The European Commission Communication (COM 2007/568) on ‘Communicating Europe in Partnership’ was adopted on 3 October 2007. It represented the fourth document adopted on communications issues by the European Commission. The other three were: i) the European Commission's White Paper on a European Communication Policy (COM(2006) 35 final), adopted on 1 February 2006; ii) an internal Action Plan (SEC(2005) 985 final), adopted on 20 July 2005; and iii) its Communication ‘Reflection and beyond: Plan D for Democracy, Dialogue and Debate’ (COM(2005) 494 final), adopted on 13 October 2005.


‘Communicating Europe in Partnership’ highlights the crucial importance of inter-institutional cooperation in communicating on EU issues and sets out the preconditions for a successful communication policy based on a partnership with major political, economic and social actors at all levels. On the same day, the Commission also adopted — as outlined in item 1.2, and according to the European Parliament resolution on a European Communication Policy — a proposal for an Inter-institutional Agreement (COM 2007/569) on ‘Communicating Europe in Partnership’. This was in order to reinforce the commitment of all EU institutions to a number of EU communication priorities each year and with the involvement of interested Member States. While recognising the autonomy and different responsibilities of each EU institution, the Inter-institutional Agreement highlights the need for, and the added value of, better coordination in the way they communicate on EU issues. To this end, it also provides a coherent framework for action. Considering the particular importance of the year 2008 for the Lisbon Reform Treaty ratification process in Member States and in preparation for the European elections in 2009, the Commission invites the European Economic and Social Committee to formulate its views on the Communication.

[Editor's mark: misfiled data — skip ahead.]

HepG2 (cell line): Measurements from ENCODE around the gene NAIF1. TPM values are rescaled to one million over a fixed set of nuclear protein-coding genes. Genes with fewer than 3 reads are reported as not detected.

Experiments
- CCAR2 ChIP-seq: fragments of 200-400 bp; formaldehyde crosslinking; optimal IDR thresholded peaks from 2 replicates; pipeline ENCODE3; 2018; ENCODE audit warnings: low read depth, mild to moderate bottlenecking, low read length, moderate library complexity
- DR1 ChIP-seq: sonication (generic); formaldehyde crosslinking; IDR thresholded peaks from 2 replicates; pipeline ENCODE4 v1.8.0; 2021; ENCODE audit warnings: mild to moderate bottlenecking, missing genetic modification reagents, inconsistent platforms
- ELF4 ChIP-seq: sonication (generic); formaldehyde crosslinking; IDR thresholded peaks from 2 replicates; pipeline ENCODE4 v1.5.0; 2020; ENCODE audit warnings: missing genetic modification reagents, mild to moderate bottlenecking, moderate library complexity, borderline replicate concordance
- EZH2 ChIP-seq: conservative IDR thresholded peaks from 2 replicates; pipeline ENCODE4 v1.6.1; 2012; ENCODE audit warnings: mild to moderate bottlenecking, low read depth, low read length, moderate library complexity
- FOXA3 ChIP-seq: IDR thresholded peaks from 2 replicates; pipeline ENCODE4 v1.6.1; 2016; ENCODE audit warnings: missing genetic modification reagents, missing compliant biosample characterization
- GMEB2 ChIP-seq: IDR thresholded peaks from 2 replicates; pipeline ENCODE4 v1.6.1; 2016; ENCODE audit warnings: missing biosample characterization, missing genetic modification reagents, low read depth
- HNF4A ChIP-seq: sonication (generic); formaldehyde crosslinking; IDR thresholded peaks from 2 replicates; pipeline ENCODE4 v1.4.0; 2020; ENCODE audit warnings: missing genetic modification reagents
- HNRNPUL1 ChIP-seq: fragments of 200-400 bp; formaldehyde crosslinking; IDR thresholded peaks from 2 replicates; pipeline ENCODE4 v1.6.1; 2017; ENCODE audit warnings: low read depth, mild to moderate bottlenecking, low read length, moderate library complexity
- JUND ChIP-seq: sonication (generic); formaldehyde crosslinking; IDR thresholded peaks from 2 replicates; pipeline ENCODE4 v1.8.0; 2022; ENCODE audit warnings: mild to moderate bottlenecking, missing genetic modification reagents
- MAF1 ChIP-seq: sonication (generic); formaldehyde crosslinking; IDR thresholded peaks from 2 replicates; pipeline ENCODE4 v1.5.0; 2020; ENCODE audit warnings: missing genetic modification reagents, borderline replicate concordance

For its part, the European Economic and Social Committee has adopted three recent opinions in the communications field, the first on ‘The Reflection Period: structure, themes and framework for an evaluation of the debate on the European Union’ (CESE 1249/2005 (1)), adopted on 26 October 2005, and addressed to the European Parliament; the second being the opinion on the Commission's ‘Plan D’ Communication (CESE 1499/2005 (2)), adopted on 14 December 2005. Both of these opinions proposed a series of operational recommendations. The third EESC opinion was linked to the White Paper on a European communication policy (CESE 972/2006 (3)), adopted on 6 July 2006. This latest opinion calls for the Commission to address the problem of the absence of a legal basis for communication policy and supports increased inter-institutional cooperation putting focus on a decentralised approach.


The current opinion on the Communication ‘Communicating Europe in Partnership’ should not, therefore, deal with areas which the Committee has already covered and is still covering. Rather, it should seek to respond to the three basic areas identified in the Communication. These are:

empowering citizens,

developing a European Public Sphere, and

reinforcing the partnership approach (Including the proposal for an Inter-Institutional Agreement (IIA) on communication).


In addition to the Committee's three opinions cited above and the Commission's Communication, ‘Communicating Europe in Partnership’, this Opinion is based on several additional sources of input:

the summary records of the debates held in the EESC's plenary sessions since June 2005;

the summary records of the various discussions held in the EESC Communication Group;